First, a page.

Wireless Mesh Networks That Scale Like Switch Stacks
Wired Switch Stacks are Scalable and Stable.
Fig. 1. Wired switches "split" up the wired network into manageable sections

Large wired networks are split up into smaller, more manageable sub-networks (domains or "channels"), each of which operate independently. Layer 2 Switches manage these domains and also pass data to and from other domains - line colors above. Each switch has one Uplink port and one or more downlink ports operating on different domains/"channels" .

Switches naturally self organize themselves to form a scalable tree structure, called a network switch stack. The switch -- with one uplink "port" and one or more downlink "ports" -- is the basis for the Internet Age as we know it today.  Its predecessor, the wired hub networks, used a single link.

First and Second generation mesh architectures resemble a wireless version of peer-to-peer networks. They do not scale. .

MeshDynamics Tree Based Mesh Networks Emulate Wired Switch Stacks.

Fig. 2. Meshdynamics uplink and down link radios "split" channel domains..

Additionally, the loss of one branch of the tree, does not cripple the entire network, Our nodes manage these branches of the "tree", with added features to support mobility, new radios etc.

Since Radio is a shared medium, Meshdynamics dynamic  channel management software, operating in each mesh node, sets up the non interfering channels of the  uplink radio and downlink radio - the branches of a tree. See channel colors above, Fig 2. 

Our wireless network thus "splits up" into distinct sub domains, selected dynamically to ensure minimal contention (interference). Each node is responsible for a sub network and sharing information to and from other domains, through "heart beats". Applications, on the mesh nodes, share their own private heart beats, ensuring rapid M2M communication updates. 

Meshdynamics Mesh Networks Self Forms and Self Heals Automatically, like Switch Stacks.
Fig. 3. "Wireless" Switch Stack self forms and heals autonomously.

Like wired switches, the Meshdynamics Mesh Control software intelligence runs in each node permits it to function exactly as Layer 2 switches do. For example: a failure of any node prompts immediate coordinated reconnections around the network to bypass the failed switch/node, see animation above. When the node is return to service, its neighbors recognize its presence and recalculate the best connections once again. This capability also makes additions and expansions to the network very straightforward, as new nodes may be simply configured with the proper security information, then powered-up. New nodes automatically are added to the network based on an exchange of information between the existing nodes, that are continually monitoring the environment. More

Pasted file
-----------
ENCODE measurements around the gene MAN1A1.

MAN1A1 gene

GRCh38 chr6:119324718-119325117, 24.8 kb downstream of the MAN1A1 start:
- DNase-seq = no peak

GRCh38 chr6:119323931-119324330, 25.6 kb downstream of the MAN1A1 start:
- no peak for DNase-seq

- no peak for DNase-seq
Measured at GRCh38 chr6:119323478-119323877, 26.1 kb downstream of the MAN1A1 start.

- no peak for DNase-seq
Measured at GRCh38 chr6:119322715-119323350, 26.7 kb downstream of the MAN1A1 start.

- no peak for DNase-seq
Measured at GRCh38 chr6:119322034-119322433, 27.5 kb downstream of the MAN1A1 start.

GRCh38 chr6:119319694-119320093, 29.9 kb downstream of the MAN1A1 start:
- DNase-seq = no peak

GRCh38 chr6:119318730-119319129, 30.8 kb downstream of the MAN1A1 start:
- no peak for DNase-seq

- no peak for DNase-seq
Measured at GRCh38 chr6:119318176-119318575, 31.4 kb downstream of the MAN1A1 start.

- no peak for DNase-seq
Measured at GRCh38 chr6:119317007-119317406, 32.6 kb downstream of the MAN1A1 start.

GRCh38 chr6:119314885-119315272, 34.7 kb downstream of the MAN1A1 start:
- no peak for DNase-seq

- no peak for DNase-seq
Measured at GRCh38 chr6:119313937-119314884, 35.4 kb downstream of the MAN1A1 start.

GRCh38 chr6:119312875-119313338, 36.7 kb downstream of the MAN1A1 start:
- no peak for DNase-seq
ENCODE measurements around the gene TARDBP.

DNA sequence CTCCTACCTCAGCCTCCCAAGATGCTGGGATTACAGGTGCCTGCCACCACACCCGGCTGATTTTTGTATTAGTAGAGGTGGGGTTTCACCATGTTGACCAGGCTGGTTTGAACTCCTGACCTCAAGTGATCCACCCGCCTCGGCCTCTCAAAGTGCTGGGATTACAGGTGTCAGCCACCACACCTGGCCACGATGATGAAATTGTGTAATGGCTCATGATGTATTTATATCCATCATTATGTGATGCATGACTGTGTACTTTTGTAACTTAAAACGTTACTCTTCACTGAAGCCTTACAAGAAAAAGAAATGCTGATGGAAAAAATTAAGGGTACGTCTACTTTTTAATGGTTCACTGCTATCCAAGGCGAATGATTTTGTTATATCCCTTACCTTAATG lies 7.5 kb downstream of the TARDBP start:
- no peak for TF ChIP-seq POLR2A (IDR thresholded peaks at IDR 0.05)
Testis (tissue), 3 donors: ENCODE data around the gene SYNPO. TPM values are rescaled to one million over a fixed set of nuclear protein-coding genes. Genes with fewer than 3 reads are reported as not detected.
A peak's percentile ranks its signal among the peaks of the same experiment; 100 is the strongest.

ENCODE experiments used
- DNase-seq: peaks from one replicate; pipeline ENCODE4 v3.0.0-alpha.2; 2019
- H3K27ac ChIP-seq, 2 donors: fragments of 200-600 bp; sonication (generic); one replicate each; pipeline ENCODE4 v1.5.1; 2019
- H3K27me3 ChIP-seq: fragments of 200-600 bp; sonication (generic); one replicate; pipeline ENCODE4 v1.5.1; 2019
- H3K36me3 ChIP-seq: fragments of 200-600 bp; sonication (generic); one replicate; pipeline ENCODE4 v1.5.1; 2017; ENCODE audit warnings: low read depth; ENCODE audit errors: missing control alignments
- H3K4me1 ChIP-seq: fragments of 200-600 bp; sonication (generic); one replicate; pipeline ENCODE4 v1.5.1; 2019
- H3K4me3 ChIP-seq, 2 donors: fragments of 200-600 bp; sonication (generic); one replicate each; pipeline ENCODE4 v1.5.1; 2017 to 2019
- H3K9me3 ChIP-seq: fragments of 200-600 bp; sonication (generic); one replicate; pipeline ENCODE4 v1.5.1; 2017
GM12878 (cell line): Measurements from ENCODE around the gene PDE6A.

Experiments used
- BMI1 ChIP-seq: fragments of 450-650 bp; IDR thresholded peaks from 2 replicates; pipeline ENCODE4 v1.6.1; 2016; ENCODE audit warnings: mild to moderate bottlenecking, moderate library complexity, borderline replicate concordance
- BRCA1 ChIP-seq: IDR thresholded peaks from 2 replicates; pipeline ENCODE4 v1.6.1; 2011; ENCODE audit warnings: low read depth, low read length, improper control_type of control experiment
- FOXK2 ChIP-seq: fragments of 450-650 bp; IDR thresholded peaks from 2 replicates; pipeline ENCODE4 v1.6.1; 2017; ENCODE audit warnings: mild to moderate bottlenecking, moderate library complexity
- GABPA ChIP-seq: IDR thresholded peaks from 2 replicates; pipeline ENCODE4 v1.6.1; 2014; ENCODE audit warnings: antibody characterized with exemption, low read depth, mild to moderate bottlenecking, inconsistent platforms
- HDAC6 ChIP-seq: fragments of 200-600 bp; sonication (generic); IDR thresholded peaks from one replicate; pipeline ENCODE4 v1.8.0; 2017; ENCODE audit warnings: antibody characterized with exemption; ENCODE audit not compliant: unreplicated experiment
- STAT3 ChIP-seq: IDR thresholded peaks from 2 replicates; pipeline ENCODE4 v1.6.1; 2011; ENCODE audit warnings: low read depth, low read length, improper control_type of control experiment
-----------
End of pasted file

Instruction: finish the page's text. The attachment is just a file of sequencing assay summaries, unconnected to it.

Tree Based Wireless Mesh Architectures are Future-Proof

Enterprise class network switches use an efficient tree structure for routing. The switch stack tree like structure uses simpler routing mechanisms - trees have no loops and complications of looping are thus eliminated. The routing table is O(n) in size.

As wired network trees scales up, the wired networks scale accordingly - more switches are added to continue to segment and manage (divide and conquer) the expanding collision domains. For a broadcasting tree with a height of O(logn), the message overhead tree based routing protocols is O(nlogn). This keeps up with Moore's Law. Tree based networks are future-proof.  

Similarly, as Meshdynamics wireless equivalent network, scales up, the dynamic channel management algorithms, running in each mesh node, change the RF radio channels, to segment and manage the shared RF mediums, also in O(nlogn).

Single radio Peer-to-peer networks have routing protocol overhead O(n2). Update times grow exponentially. As n increases (e.g. the network grows), Peer-to-Peer architectures eventually run out of steam. This is especially important for mobile M2M communications with many mobile mesh nodes, and rapidly changing network topology

Related Links

1.   Third Generation Mesh Networks
2.   Scalable Mesh Network Architectures
3.   Radio And Protocol Agnostic Approach
4.   Competitive Performance Analysis